Dr. Hofeller, now deceased, figures prominently in the state legislative district suit. And as the congressional challenge states, the 2016 map being questioned was drawn by Hofeller under directions to “use partisan voting history to rig the district lines to entrench a 10–3 Republican advantage.”

In 2019, the US Supreme Court ruled that partisan gerrymandering claims are not appropriately decided at that level, and instead should be decided at the state court level according to individual state constitutions. Hence the recent decision in Wake County Superior Court (which the General Assembly leadership decided not to contest) and now the second petition to the same court.

Regarding the Legislature’s newly proposed remedial maps under the October 3 decision, the court has appointed Stanford Law Professor Nathaniel Persily to “assist the court” in its review of those maps and—should the court reject them—to produce new maps according to the court’s instructions.

The court has also retained the right to move the 2020 primary date for the General Assembly, or to move the date for all of the state’s primaries including offices other than General Assembly, “should doing so become necessary to provide effective relief to this case.”

Relief, indeed. After almost nine years of getting this business of respecting the citizens wrong.

And speaking of lawsuits

September 27 also saw a voter fraud lawsuit filed against Damon Circosta, chair of the State Board of Elections, and Greg Flynn, chair of the Wake County BOE, charging public records violation. This involves the request by the US Attorney’s office for the Eastern District of NC in August 2018, requesting voting histories and other materials dating back to August 2018. Several news outlets, including Capitol Broadcasting (WRAL-TV), The News and Observer, and The Washington Post. Defendants have not provided an explanation for denial of records. This is an odd situation in which federal subpoenas originally sought millions of records (including ballots themselves), but subsequently backed down on the number after state officials protested. Some 789 records are now the subject of inquiry. The case ostensibly involves US Immigration and Customs Enforcement.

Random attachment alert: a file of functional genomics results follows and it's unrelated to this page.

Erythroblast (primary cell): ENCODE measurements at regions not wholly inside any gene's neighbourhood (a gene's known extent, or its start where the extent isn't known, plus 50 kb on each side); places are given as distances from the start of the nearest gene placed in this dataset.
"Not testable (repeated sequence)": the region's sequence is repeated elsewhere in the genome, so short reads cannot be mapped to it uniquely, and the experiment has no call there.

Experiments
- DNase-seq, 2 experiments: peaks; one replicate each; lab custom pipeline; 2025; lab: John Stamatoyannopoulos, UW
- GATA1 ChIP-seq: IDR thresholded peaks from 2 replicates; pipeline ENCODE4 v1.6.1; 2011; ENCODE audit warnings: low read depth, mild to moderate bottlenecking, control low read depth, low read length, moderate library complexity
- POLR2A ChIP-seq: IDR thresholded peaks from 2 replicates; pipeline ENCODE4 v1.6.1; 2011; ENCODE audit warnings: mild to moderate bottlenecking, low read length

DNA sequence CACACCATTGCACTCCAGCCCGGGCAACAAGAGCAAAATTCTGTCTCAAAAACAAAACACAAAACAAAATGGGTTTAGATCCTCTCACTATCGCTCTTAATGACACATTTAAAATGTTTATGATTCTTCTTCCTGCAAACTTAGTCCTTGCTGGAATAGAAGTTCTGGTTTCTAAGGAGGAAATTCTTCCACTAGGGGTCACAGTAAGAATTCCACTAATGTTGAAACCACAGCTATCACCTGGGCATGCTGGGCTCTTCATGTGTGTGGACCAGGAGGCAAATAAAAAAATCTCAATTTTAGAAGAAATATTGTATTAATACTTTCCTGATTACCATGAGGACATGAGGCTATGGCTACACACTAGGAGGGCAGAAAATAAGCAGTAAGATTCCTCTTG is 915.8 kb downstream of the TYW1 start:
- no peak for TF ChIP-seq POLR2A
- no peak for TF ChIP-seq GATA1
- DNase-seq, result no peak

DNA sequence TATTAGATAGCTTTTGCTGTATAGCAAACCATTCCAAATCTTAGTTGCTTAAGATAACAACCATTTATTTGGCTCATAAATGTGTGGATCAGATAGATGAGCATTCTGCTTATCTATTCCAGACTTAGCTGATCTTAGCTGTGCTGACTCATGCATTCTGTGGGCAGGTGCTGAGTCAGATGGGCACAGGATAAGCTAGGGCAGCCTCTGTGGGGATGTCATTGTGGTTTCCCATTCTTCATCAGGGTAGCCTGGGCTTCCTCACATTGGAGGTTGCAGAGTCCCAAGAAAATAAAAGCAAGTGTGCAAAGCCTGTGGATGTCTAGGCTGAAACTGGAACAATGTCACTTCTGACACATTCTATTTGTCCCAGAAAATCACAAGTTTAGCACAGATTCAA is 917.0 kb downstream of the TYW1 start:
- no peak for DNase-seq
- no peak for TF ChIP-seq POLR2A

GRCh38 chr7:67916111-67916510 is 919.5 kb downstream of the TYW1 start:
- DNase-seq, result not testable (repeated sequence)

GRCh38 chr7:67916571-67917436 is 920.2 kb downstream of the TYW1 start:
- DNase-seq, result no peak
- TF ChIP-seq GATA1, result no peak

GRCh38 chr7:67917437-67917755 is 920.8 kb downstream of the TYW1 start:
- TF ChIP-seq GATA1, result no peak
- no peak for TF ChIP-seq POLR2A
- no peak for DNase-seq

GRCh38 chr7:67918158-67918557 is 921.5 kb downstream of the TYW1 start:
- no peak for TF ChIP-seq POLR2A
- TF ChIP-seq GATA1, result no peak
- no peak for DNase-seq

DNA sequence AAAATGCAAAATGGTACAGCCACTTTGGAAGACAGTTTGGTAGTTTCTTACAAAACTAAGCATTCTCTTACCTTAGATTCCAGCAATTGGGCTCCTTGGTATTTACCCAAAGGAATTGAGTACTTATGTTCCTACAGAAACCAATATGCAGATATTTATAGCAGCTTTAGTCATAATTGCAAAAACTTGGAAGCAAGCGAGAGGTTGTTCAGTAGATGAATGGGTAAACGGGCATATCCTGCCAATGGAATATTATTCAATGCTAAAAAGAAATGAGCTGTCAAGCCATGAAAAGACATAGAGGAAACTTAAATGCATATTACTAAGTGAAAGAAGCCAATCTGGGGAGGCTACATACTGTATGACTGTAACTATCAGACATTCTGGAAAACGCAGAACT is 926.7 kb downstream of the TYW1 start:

Another state Republican speaks out in favor of Medicaid

According to an op-ed in the Wilmington Star-News, former NC State Representative Danny McComas (a Republican who served from 1995 through 2012) has a vision of the state’s lawmakers setting aside partisan politics “to provide hardworking citizens access to affordable health insurance,” which he thinks will grow the economy, throw a lifeline to rural hospitals, and provide one of the “most effective tools to combat the opioid epidemic.”

Noting that the state has “one of the worst rates of health insurance coverage in the nation” (ahead of only eight states), McComas notes that the coverage Medicaid could provide would assist those in such critical industries as “farming, child care, construction, food service, and retail.”

With Medicaid eligibility expansion, the federal government would pay 90% of costs. “I know a good deal when I see one,” McComas states. The governor prefers full Medicaid expansion but “has signaled his willingness to compromise.” And Phil Berger (R), leader of the Senate, has recently noted “a need for us to have a conversation.” Amen.

Worst legislation of the month?

So, how long has your license plate been riding on the back end of your car or truck? My most recent one was in service for some 19 years, and certainly could have kept rolling along if the car engine hadn’t totally died.

You may wonder, then, how the Legislature came up with a requirement that we, the citizens, replace our North Carolina license plates with a new edition every seven years. This legislation (HB 211) was signed into law by Gov. Roy Cooper on September 27. It was sponsored by Rep. Phil Shepard (R) of Jacksonville. The bill seemed innocuous enough in its original form, containing just a few technical corrections/additions to motor vehicle laws. But somewhere along the way, this requirement was added and it stuck. Now, it would seem, WE are stuck.


Nelda Holder is the author of The Thirteenth Juror – Ferguson: A Personal Look at the Grand Jury Transcripts. Read Holder’s blog,